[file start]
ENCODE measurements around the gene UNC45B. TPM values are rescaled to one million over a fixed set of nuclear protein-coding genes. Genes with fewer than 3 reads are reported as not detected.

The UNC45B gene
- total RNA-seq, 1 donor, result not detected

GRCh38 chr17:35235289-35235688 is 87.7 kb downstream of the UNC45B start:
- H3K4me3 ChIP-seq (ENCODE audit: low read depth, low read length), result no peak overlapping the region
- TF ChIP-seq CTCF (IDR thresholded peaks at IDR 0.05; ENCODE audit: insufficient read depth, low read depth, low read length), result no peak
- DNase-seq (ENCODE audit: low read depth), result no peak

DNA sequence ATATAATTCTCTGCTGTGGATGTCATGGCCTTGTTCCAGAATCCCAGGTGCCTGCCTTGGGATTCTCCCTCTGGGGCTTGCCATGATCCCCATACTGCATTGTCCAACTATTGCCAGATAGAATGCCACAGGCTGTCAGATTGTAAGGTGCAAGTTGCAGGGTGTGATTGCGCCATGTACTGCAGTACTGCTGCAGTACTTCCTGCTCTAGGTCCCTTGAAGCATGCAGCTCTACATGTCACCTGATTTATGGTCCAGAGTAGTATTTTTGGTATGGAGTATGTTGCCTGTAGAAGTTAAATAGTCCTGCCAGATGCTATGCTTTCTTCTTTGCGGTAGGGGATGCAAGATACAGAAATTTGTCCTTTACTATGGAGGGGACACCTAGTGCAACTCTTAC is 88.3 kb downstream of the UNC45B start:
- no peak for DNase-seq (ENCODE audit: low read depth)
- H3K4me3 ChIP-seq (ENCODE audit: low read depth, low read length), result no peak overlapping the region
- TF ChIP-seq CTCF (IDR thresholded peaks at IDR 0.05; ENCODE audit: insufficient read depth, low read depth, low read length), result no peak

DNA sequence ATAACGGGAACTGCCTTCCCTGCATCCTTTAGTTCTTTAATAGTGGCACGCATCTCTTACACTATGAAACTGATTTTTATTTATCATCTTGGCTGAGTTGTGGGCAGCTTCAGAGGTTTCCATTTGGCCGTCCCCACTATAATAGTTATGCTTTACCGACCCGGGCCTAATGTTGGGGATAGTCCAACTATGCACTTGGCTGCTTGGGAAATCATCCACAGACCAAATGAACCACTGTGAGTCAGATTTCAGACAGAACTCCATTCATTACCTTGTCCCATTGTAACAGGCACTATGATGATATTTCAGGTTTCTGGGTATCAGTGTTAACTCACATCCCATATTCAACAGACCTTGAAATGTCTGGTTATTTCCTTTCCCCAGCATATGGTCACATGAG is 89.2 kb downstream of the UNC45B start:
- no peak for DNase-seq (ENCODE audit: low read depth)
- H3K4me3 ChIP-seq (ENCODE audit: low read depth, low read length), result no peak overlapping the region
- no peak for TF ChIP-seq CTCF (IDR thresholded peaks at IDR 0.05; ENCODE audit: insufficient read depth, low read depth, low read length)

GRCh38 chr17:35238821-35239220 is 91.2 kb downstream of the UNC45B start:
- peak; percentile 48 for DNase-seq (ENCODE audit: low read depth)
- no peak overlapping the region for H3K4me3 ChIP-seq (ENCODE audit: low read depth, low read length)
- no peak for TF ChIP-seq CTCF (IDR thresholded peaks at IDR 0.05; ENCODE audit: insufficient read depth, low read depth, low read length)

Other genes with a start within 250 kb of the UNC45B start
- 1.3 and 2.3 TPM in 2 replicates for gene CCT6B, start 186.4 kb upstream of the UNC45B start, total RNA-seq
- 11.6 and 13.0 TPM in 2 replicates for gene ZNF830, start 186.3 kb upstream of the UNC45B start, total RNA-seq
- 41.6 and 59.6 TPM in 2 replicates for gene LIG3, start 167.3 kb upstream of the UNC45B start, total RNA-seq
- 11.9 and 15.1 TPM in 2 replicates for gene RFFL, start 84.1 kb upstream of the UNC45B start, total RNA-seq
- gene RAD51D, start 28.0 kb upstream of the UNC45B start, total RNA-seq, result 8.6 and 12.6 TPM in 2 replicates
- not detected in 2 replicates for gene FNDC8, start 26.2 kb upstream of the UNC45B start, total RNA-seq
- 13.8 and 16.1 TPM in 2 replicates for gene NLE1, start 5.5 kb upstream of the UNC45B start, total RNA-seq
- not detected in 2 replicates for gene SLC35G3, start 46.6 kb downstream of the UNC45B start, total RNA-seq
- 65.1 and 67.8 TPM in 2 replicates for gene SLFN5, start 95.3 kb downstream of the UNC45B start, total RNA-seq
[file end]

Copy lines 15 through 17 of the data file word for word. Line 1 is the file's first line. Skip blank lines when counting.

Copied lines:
- no peak for TF ChIP-seq CTCF (IDR thresholded peaks at IDR 0.05; ENCODE audit: insufficient read depth, low read depth, low read length)

GRCh38 chr17:35238821-35239220 is 91.2 kb downstream of the UNC45B start:
- peak; percentile 48 for DNase-seq (ENCODE audit: low read depth)